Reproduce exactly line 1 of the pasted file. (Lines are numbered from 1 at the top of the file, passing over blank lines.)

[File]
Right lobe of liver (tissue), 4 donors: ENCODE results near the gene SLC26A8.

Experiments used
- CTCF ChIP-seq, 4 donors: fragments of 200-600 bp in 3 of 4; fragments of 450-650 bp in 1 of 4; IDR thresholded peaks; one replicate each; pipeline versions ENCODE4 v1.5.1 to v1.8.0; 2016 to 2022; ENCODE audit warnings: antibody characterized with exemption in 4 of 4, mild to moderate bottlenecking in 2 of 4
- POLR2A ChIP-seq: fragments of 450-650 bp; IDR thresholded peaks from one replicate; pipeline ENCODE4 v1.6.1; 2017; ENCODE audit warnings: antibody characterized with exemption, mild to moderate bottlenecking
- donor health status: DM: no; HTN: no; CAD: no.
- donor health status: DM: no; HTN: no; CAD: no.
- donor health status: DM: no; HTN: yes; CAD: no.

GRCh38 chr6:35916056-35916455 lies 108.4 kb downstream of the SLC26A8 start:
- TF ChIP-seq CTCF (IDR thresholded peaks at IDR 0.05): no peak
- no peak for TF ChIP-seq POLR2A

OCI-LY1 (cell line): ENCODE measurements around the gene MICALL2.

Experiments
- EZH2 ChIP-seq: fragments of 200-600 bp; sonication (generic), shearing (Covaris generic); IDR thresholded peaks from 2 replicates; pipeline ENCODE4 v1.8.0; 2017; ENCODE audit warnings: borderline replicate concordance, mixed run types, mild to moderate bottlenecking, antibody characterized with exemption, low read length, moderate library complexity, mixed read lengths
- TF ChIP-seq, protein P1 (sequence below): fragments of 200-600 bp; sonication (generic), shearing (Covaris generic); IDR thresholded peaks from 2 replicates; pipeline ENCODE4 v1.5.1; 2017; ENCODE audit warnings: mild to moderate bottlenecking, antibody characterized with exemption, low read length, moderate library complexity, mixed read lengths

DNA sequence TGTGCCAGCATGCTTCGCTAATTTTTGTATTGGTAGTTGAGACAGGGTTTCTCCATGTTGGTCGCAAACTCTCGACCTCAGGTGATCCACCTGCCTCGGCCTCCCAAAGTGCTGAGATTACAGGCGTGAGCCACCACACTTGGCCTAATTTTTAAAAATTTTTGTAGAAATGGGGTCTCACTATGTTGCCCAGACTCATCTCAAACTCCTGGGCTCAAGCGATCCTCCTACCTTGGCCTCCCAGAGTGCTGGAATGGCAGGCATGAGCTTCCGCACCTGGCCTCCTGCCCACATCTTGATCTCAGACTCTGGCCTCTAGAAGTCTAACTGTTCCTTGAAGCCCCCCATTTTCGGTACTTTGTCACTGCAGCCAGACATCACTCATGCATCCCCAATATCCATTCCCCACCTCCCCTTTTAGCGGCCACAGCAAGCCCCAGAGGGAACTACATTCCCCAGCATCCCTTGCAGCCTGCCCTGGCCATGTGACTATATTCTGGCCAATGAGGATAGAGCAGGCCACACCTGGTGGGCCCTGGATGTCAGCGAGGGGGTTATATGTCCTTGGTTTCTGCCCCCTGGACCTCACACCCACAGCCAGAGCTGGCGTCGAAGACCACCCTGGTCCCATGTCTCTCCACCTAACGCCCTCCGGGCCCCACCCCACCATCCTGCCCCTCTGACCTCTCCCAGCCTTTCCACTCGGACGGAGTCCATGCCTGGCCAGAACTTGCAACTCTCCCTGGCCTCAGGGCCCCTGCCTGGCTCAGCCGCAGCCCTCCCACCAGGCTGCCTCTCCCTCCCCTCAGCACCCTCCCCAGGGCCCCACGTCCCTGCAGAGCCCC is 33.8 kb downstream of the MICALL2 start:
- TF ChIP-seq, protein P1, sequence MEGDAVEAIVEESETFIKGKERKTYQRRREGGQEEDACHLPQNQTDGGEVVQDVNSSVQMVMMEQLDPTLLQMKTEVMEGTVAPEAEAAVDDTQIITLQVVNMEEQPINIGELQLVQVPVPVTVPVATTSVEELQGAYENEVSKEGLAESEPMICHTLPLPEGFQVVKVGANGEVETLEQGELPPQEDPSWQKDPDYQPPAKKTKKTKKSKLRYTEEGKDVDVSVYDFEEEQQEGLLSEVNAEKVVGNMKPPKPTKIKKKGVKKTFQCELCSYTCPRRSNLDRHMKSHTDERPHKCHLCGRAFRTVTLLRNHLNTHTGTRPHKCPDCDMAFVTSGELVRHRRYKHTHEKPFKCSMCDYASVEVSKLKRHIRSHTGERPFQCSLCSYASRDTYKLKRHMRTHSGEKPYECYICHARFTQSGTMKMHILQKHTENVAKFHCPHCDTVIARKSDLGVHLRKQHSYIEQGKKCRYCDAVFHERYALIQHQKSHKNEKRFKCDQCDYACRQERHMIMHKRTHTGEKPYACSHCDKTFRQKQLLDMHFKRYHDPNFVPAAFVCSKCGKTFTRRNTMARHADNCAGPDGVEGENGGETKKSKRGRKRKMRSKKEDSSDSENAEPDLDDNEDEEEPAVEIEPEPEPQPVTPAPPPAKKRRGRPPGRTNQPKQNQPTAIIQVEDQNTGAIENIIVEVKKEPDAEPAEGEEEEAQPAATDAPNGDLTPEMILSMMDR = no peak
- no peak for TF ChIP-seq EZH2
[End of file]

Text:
Right lobe of liver (tissue), 4 donors: ENCODE results near the gene SLC26A8.